In my post of a couple of days ago, I shared the Sure Signs of Spring that I've noticed. And today, I noticed another Sure Sign of Spring, which is the de-stink-tive aroma of skunk in the air.
As preface to this story, all I can say is, thank goodness Keeta has only downed dead squirrel (to my horror and disgust, by the way). Anyway, I'm happy to report that she has never tried dead skunk, and I hope to keep it that way.
NT sent this article to me today, and I knew that this would be the perfect place to share it. It appeared recently in the Manitoulin Recorder, a small community paper from the Manitoulin Island. I don't know who wrote it, but perhaps if NT still has the article, he could share, or maybe the author chose to be Anonymous*.
Not to change the subject completely, but has anyone ever experienced the joy one gets when their dog eats a dead skunk?
We recently found out just what a truly remarkable event this can be in one's life. We can only assume that the poor dog didn't realize she was eating not only a skunk carcass, but also the intact musk gland.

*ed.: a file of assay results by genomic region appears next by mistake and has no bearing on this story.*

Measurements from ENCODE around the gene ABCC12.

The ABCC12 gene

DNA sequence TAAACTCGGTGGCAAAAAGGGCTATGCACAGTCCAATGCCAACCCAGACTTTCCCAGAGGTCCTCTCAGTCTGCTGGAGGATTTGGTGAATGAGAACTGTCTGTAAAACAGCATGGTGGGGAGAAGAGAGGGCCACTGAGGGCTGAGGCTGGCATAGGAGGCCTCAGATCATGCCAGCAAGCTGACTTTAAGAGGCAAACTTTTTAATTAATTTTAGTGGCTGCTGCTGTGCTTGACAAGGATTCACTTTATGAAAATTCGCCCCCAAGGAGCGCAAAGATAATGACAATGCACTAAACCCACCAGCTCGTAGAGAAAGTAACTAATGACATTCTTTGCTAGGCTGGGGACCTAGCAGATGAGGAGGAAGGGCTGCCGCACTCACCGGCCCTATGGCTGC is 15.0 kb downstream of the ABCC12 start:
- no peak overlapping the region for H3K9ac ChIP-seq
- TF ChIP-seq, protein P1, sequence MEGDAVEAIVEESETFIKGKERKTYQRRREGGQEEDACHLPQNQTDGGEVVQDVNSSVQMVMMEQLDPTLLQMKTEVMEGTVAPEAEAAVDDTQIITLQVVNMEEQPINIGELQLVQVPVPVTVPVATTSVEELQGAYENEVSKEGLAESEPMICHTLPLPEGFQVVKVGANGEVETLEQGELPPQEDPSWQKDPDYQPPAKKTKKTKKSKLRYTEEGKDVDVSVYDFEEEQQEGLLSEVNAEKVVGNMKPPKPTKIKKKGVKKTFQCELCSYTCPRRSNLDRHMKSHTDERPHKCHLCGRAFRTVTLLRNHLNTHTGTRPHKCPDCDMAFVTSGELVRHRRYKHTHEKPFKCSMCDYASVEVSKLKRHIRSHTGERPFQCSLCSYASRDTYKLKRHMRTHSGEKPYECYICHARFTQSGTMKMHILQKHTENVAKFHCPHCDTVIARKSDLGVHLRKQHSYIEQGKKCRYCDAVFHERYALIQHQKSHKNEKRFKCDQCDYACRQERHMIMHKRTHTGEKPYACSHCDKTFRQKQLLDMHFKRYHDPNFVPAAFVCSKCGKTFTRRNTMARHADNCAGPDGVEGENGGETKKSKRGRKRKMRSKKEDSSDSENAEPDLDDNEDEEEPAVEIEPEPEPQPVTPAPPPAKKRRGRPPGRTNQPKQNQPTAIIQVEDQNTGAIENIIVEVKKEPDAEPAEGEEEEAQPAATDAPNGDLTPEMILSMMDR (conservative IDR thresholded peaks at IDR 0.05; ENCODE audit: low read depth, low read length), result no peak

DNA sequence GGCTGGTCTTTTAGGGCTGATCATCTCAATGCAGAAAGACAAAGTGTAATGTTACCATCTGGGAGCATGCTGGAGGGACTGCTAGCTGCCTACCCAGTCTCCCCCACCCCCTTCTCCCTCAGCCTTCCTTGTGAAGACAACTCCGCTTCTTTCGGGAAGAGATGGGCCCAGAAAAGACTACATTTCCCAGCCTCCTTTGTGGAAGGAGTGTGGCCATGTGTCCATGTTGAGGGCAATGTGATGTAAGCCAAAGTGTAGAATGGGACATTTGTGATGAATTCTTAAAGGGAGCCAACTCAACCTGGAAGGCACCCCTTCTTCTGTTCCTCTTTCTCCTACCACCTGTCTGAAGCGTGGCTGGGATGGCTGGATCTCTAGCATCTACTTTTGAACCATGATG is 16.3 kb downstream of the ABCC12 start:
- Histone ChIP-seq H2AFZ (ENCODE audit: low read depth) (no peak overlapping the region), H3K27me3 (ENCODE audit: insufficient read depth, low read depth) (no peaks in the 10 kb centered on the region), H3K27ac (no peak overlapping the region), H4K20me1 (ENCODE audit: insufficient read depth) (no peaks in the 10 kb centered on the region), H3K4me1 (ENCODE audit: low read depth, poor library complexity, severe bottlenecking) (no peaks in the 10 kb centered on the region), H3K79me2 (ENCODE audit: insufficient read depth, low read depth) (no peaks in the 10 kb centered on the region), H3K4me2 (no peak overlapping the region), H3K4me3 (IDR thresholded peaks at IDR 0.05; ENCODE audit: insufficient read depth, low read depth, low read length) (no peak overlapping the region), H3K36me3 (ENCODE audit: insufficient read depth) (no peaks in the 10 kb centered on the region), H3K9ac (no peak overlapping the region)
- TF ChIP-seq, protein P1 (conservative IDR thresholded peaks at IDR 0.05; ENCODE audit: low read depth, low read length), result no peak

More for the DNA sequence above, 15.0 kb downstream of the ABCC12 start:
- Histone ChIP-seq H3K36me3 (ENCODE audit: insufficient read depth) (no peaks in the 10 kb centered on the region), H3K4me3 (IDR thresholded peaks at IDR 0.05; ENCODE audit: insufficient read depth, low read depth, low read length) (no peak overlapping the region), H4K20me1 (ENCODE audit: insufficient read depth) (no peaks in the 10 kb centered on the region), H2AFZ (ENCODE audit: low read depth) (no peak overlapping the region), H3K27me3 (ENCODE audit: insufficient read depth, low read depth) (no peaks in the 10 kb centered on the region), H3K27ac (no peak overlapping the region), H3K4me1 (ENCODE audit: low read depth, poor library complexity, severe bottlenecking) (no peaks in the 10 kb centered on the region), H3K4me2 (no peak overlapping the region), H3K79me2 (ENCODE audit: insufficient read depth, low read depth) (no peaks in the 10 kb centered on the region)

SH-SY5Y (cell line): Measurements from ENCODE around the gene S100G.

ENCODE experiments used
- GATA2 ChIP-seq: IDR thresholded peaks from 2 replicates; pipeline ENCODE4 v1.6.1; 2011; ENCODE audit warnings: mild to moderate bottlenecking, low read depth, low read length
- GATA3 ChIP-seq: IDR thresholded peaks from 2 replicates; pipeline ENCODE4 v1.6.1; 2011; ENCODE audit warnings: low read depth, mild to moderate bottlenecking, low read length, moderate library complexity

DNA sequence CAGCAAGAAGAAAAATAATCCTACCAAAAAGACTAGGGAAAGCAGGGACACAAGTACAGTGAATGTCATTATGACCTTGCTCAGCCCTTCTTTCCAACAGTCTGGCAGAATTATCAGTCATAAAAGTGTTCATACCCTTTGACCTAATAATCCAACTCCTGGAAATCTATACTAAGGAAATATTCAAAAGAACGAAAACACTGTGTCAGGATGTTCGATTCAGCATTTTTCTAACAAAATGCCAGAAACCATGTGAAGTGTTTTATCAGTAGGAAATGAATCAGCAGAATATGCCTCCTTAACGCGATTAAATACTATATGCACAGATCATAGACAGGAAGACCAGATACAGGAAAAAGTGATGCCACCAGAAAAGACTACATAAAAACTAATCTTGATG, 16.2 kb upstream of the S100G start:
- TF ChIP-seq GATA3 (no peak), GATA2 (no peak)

In the interest of clarity, it should be pointed out that dogs are apparently incapable of digesting musk glands. These noxious nodes seem to make their way through a dog's digestive system until they reach a point where they can begin to function as nature intended.
Unfortunately nature never intended for this function to occur in an enclosed bedroom... repeatedly... all night. If only there was some way we could have captured the essence of the sweet nocturnal emissions that we were treated to, then people could understand the suffering that was ours for a night.
Quick word of advice, never ever let your dogs dine on skunk, or if they do, make sure they sleep in the kids' room for the night.
*I can only imagine that after a night of basking in the musky scent of skunk, the author of that article would certainly be well known around town, and have many offers of tomato juice... and not for the purpose of drinking!
Contributed by Jamie Naessens